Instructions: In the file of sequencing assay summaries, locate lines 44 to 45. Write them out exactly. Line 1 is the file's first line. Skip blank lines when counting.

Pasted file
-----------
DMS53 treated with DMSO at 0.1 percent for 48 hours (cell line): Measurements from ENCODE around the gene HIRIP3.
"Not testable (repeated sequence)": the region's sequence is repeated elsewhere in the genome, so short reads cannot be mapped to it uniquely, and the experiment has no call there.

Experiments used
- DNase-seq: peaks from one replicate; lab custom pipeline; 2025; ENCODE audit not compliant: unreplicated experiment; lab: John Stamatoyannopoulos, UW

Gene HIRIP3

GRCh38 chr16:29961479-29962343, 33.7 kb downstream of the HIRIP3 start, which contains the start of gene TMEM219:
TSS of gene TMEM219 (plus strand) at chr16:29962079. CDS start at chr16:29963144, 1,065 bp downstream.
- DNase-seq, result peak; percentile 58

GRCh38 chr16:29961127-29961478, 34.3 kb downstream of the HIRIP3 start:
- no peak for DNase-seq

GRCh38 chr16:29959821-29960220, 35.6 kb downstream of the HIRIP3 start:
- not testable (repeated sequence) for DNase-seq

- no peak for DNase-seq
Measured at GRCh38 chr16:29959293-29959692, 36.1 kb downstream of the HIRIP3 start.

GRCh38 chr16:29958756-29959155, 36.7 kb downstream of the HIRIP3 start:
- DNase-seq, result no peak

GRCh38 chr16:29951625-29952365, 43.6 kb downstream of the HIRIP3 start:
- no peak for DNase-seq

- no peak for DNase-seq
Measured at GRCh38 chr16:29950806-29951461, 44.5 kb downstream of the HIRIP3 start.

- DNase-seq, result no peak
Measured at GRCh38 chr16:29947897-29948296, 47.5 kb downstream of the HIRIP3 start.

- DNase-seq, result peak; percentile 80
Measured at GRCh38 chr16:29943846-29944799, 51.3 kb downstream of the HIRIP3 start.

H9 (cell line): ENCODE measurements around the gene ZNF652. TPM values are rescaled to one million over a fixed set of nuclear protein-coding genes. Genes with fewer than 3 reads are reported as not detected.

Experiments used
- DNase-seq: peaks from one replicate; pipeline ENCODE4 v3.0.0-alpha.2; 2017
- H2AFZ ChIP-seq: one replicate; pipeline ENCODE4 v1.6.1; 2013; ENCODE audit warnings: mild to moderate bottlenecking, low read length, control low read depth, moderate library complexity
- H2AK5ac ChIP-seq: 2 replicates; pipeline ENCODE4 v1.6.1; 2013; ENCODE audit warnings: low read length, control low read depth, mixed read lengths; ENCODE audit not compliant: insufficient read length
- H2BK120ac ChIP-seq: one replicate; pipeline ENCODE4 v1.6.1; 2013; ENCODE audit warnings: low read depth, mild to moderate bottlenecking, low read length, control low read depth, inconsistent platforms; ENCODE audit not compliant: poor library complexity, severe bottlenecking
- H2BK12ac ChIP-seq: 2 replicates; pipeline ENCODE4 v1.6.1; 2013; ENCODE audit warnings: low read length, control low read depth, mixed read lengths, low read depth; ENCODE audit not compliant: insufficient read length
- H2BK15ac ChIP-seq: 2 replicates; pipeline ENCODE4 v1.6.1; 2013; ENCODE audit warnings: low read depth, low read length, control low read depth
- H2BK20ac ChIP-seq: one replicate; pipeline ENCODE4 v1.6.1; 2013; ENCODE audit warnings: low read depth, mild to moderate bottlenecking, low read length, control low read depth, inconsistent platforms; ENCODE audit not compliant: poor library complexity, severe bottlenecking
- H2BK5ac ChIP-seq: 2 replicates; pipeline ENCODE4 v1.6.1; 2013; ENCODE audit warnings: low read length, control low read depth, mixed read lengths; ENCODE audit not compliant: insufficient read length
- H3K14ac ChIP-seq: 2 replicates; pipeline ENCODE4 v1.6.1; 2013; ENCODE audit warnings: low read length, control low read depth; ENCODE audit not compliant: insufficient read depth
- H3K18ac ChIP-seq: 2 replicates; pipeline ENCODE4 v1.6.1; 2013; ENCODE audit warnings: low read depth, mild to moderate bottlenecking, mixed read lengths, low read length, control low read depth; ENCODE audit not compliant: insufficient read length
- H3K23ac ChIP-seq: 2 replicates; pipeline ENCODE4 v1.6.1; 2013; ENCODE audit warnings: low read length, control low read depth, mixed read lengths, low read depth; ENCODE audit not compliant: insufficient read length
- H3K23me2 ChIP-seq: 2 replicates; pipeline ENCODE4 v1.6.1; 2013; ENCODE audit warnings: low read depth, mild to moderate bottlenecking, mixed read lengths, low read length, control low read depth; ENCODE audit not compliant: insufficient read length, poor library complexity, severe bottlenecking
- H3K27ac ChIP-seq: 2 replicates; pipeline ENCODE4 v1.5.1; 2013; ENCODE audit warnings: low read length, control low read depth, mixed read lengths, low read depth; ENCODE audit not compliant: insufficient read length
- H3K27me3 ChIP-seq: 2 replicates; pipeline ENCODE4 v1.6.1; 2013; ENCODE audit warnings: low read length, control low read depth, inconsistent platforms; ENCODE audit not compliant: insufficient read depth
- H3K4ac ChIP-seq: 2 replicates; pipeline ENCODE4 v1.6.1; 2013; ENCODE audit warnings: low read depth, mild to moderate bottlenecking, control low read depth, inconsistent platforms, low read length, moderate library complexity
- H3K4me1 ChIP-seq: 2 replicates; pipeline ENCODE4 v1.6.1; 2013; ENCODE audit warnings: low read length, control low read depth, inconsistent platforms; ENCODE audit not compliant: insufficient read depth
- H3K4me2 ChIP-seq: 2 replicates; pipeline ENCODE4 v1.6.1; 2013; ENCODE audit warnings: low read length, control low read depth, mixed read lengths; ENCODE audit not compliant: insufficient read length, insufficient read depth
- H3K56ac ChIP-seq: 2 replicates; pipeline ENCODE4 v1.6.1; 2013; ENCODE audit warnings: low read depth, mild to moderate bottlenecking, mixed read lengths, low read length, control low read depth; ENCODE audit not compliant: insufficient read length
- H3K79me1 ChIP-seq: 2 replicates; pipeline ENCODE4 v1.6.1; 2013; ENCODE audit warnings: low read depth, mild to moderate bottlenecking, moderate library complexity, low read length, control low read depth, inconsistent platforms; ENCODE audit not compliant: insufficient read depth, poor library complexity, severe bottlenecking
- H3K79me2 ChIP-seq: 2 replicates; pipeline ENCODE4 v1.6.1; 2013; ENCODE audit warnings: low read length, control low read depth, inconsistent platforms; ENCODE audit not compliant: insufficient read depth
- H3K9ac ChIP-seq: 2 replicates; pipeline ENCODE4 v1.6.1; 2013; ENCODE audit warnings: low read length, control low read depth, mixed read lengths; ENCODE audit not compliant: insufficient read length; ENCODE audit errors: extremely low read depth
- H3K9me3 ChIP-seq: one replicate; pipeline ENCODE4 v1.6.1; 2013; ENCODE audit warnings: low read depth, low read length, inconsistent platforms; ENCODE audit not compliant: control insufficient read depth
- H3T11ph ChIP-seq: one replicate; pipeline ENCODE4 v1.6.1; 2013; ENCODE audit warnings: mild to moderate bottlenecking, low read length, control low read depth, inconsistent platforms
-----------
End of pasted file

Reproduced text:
- H3K56ac ChIP-seq: 2 replicates; pipeline ENCODE4 v1.6.1; 2013; ENCODE audit warnings: low read depth, mild to moderate bottlenecking, mixed read lengths, low read length, control low read depth; ENCODE audit not compliant: insufficient read length
- H3K79me1 ChIP-seq: 2 replicates; pipeline ENCODE4 v1.6.1; 2013; ENCODE audit warnings: low read depth, mild to moderate bottlenecking, moderate library complexity, low read length, control low read depth, inconsistent platforms; ENCODE audit not compliant: insufficient read depth, poor library complexity, severe bottlenecking